Mumbai: When mobile software maker Myzus Infotech Pvt. Ltd set up shop in 2000, it found selling to phone firms in India a challenge. Mumbai-based Myzus’ core product—a mobile portal that telecom operators used to offer third-party applications to users (such as the Apple iPhone store)—was hard to sell in a market with not many mobile Internet users.
Targeting world markets: Arvind Rao, OnMobile Global.
Working with phone firms in India meant “longer purchase cycles and a lot of chaos”, recalled Myzus founder Roshan D’Silva. So, after testing its product with a few initial deployments in India, the company looked overseas for business. Instead of heading to developed markets such as the US and the UK, it chose to focus on West Asia, where phone firms were more receptive to data service solutions than peers in India.
The bet paid off for Myzus. Today more than 80% of the firm’s revenue (which it won’t disclose) comes from markets outside India, primarily in West Asia, Maldives, Mauritius and Sri Lanka. It is now exploring the African market.
Like Myzus, several small- and medium-sized Indian companies are looking to tap into such emerging markets that may have smaller customer bases, but are untapped by the big players and offer sizeable potential.
Firms making software and solutions for use by the mobile phone services industry such as IMImobile Pvt. Ltd, Jump Games Pvt. Ltd, Bay Talkitec Pvt. Ltd and Bharti Telesoft Ltd, as also tech and back-office service firms Mann India Technologies Pvt. Ltd and NettPositive Business Analytics Pvt. Ltd generate significant revenue from such markets.
IMImobile, which went to markets in West Asia and Africa in 2006, generates nearly half its revenue outside India, while Mann India from Gurgaon makes more than 90% of its revenue from Latin America, say their executives. Others such as Adventity Inc., engaged in high-end analytics; mobile software services company OnMobile Global Ltd and mobile commerce firm PayMate India Pvt. Ltd have operations in these markets. None, except OnMobile, disclose its revenues.
Alternative markets key: Promod Haque, Norwest Venture Partners.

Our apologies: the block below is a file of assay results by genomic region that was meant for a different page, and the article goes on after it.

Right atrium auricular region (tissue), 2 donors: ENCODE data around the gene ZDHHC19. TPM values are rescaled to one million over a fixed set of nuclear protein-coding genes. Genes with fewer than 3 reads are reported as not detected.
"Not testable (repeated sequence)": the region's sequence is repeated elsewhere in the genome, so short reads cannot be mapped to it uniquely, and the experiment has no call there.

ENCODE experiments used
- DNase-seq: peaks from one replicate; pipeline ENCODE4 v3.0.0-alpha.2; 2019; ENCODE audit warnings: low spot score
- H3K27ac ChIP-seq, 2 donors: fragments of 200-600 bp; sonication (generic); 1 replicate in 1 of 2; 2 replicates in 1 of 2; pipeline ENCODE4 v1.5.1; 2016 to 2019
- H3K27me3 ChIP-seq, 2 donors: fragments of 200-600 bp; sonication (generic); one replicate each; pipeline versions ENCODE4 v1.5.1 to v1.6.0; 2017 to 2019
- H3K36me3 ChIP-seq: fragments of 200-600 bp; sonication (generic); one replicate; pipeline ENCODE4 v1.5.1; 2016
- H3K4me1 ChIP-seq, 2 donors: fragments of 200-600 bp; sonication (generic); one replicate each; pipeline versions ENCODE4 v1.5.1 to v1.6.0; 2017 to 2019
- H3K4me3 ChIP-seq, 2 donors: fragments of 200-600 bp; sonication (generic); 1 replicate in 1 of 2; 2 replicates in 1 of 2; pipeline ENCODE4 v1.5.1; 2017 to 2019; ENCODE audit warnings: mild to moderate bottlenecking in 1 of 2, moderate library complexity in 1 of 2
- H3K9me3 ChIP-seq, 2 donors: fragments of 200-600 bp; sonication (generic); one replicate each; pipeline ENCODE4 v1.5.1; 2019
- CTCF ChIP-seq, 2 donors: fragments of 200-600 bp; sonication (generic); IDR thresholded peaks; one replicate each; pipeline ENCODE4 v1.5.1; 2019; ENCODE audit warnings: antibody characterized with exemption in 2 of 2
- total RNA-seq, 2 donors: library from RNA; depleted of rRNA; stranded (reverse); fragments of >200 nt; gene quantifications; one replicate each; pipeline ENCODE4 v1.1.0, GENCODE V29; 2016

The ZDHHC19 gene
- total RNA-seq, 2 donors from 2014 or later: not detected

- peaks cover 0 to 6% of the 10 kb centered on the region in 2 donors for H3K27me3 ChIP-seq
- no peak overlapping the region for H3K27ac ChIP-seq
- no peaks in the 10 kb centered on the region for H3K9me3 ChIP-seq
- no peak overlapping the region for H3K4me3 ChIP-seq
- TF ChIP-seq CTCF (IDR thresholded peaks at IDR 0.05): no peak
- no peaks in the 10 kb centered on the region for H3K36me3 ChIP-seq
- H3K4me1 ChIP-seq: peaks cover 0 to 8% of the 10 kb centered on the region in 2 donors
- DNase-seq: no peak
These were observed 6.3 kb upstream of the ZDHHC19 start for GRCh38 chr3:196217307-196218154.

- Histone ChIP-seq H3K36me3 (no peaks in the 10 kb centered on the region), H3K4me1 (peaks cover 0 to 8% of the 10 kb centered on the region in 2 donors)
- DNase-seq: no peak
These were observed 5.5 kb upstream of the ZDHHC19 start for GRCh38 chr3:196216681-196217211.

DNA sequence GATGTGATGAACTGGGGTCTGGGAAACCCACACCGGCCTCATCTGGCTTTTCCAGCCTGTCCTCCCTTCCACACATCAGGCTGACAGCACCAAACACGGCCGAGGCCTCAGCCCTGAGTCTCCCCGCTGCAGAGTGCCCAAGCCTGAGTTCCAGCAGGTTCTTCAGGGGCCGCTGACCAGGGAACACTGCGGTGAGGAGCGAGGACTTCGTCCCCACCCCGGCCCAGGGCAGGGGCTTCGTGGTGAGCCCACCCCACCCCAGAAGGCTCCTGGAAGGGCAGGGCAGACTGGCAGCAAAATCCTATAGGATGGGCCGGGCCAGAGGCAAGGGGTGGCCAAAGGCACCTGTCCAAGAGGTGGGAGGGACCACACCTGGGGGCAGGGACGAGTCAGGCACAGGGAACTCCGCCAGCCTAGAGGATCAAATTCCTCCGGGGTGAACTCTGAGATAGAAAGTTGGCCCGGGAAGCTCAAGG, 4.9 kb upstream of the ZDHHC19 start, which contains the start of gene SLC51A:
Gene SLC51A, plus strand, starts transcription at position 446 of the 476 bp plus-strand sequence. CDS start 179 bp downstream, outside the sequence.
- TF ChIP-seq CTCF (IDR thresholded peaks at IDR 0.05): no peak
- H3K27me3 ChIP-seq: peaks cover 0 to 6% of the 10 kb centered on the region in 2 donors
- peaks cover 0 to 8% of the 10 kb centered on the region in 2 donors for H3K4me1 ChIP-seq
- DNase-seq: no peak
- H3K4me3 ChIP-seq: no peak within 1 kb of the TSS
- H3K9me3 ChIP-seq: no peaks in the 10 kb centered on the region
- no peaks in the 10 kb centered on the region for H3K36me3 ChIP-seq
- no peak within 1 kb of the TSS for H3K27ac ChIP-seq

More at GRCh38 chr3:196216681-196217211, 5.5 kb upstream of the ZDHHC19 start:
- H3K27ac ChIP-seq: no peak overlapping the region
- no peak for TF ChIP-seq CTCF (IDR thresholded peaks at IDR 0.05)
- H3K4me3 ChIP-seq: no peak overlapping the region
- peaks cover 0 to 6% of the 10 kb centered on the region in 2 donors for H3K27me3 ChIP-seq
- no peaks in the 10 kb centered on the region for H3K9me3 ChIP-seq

This approach is particularly attractive to those in the outsourced services business that want to tap these markets as an alternative to markets such as the US or Europe, which are slowing down. “Those dependent solely on the US market will find it challenging now,” says Promod Haque, managing partner, Norwest Venture Partners. Adventity, backed by the firm, today makes 55% of its revenue in non-US markets, compared with 5% in 2004.
In telecom, higher revenue is the driver towards new markets. While India is the second ranked telecom market with more than 300 million subscribers, behind China, its monthly billing or Arpu (short for average revenue per user) is among the lowest in the world at some $5 (Rs244) a month. In contrast, customer numbers are lower in West Asia—Saudi Arabia has 27 million—but it has Arpus of $150-200 a month and has more users using mobile Internet services. IMImobile is “focused on the data platform, which can be managed remotely”, says chief executive A.R. Vishwanath.
OnMobile, which listed earlier this year, says its focus has broadened from neighbouring countries to other markets as well. “Three years ago, I would’ve said our target market is Asia. Now it can be anywhere in the world,” says Arvind Rao, chief executive, OnMobile. In the last year, after it acquired Voxmobili SA, OnMobile made about 18% of its Rs269.3 crore revenue from overseas markets.
New markets also level the playing field for small companies. Mann India developed its edge in Latin America by going vendor neutral in a market dominated by suppliers tied in with the likes of Oracle Corp. and IBM Corp. “Not only could we compete with them on our own terms, wonder of wonders, we were able to win (contracts),” says Noor Qazi, co-founder, Mann India.